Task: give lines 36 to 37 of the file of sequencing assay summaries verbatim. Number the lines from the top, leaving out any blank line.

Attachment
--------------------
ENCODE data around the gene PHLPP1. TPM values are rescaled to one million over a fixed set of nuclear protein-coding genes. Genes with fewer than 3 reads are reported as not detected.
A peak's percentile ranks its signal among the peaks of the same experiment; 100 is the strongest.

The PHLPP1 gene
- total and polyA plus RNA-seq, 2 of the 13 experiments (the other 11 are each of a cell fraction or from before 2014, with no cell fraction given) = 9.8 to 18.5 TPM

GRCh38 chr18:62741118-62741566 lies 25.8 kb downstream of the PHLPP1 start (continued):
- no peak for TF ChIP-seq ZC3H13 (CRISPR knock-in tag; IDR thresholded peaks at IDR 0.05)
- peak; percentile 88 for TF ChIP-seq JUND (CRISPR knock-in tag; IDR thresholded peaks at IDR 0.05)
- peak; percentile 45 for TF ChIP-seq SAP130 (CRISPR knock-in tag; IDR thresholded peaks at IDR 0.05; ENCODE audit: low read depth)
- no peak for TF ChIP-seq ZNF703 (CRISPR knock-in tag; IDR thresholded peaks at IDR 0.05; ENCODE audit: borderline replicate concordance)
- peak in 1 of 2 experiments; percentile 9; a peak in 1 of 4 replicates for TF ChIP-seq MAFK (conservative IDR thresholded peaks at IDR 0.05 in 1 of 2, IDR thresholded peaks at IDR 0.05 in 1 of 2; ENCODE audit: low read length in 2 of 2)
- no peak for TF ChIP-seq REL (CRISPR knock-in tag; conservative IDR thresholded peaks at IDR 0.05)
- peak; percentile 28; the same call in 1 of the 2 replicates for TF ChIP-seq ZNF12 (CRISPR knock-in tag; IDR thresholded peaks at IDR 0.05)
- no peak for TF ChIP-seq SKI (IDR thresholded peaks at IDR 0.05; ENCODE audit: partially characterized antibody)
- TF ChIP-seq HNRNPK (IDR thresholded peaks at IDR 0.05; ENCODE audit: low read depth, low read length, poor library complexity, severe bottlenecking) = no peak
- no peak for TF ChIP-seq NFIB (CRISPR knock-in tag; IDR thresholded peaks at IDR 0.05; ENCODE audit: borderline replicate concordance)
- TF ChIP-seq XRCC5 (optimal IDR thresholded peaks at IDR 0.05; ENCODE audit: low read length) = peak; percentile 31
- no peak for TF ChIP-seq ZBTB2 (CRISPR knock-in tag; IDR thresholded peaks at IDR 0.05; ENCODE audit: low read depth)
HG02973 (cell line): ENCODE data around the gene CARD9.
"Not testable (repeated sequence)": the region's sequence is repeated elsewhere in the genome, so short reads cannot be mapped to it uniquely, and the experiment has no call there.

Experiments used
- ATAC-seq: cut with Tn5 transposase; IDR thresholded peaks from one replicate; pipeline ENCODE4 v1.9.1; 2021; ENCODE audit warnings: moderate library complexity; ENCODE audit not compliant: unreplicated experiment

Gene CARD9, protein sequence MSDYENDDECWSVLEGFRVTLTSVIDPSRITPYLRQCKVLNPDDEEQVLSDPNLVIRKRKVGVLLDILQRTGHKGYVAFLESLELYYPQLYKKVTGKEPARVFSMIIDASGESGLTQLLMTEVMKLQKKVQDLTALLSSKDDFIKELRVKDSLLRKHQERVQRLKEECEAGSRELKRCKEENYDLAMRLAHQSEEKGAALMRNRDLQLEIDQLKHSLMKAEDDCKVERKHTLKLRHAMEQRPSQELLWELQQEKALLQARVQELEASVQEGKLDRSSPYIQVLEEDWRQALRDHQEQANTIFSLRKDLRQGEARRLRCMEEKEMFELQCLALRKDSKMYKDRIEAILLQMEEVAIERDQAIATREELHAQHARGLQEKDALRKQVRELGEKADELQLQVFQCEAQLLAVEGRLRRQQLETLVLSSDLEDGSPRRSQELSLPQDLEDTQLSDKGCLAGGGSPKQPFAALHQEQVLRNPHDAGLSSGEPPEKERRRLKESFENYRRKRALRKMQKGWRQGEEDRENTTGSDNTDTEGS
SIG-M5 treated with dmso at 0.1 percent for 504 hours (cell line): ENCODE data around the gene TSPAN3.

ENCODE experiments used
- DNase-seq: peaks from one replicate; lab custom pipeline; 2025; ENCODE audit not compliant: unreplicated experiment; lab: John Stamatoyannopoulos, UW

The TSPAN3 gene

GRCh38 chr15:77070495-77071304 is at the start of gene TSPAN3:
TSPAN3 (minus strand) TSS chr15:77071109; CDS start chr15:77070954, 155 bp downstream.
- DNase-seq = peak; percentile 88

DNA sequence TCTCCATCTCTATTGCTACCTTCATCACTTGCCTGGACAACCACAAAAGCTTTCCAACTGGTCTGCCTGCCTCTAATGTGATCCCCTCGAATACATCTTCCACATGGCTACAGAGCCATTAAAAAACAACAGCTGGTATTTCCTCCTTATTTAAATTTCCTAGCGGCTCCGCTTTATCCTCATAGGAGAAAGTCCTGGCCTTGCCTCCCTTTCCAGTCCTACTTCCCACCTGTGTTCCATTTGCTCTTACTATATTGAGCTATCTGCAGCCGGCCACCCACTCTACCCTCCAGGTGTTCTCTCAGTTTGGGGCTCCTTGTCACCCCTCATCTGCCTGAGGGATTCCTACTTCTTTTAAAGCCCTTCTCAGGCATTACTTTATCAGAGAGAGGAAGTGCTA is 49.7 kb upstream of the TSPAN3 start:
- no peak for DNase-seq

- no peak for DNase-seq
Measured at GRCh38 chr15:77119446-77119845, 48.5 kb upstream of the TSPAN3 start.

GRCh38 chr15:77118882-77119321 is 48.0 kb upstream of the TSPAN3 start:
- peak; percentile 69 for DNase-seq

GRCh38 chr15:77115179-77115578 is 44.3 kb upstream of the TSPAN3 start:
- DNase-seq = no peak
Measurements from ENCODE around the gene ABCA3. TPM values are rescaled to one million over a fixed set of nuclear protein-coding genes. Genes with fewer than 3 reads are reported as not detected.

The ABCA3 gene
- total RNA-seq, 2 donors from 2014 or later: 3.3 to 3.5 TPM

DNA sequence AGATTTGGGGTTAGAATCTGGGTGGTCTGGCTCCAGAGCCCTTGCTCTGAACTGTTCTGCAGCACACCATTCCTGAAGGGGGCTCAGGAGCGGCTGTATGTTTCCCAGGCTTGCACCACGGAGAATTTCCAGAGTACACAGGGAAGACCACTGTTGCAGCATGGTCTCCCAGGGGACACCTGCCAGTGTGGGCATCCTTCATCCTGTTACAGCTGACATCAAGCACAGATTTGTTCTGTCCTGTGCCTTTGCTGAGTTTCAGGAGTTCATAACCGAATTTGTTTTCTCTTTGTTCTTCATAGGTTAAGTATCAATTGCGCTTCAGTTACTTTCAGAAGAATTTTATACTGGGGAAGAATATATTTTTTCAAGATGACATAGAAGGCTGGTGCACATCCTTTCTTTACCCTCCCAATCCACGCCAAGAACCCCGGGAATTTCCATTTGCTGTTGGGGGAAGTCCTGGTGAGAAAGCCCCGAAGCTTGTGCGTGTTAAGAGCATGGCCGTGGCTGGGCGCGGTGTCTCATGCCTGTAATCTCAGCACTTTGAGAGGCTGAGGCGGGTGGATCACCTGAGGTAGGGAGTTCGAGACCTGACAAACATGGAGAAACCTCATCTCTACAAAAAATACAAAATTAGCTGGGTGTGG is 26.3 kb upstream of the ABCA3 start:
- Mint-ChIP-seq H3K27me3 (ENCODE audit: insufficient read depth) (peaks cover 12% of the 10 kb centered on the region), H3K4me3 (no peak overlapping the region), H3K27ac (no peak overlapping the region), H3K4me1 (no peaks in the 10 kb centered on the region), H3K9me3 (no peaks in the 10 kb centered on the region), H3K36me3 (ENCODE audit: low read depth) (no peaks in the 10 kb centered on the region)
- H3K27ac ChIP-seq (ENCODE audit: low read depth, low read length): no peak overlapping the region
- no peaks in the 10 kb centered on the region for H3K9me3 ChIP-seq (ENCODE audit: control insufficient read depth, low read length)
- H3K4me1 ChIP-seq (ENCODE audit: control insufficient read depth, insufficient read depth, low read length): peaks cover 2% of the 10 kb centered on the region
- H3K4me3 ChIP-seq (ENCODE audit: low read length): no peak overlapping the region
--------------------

GRCh38 chr15:77115179-77115578 is 44.3 kb upstream of the TSPAN3 start:
- DNase-seq = no peak